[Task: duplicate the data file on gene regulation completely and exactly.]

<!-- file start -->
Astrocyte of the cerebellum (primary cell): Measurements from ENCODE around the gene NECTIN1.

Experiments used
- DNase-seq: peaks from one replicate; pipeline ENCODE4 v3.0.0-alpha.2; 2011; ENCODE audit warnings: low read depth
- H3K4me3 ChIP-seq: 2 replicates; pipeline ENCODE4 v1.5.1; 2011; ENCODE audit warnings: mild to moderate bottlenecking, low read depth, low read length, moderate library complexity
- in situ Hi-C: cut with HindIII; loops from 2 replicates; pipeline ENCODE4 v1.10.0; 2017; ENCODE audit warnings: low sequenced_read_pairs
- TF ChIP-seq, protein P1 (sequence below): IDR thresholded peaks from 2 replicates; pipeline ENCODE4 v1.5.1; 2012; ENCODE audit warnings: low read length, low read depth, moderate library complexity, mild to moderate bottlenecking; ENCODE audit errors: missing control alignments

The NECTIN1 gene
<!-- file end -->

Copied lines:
Astrocyte of the cerebellum (primary cell): Measurements from ENCODE around the gene NECTIN1.

Experiments used
- DNase-seq: peaks from one replicate; pipeline ENCODE4 v3.0.0-alpha.2; 2011; ENCODE audit warnings: low read depth
- H3K4me3 ChIP-seq: 2 replicates; pipeline ENCODE4 v1.5.1; 2011; ENCODE audit warnings: mild to moderate bottlenecking, low read depth, low read length, moderate library complexity
- in situ Hi-C: cut with HindIII; loops from 2 replicates; pipeline ENCODE4 v1.10.0; 2017; ENCODE audit warnings: low sequenced_read_pairs
- TF ChIP-seq, protein P1 (sequence below): IDR thresholded peaks from 2 replicates; pipeline ENCODE4 v1.5.1; 2012; ENCODE audit warnings: low read length, low read depth, moderate library complexity, mild to moderate bottlenecking; ENCODE audit errors: missing control alignments

The NECTIN1 gene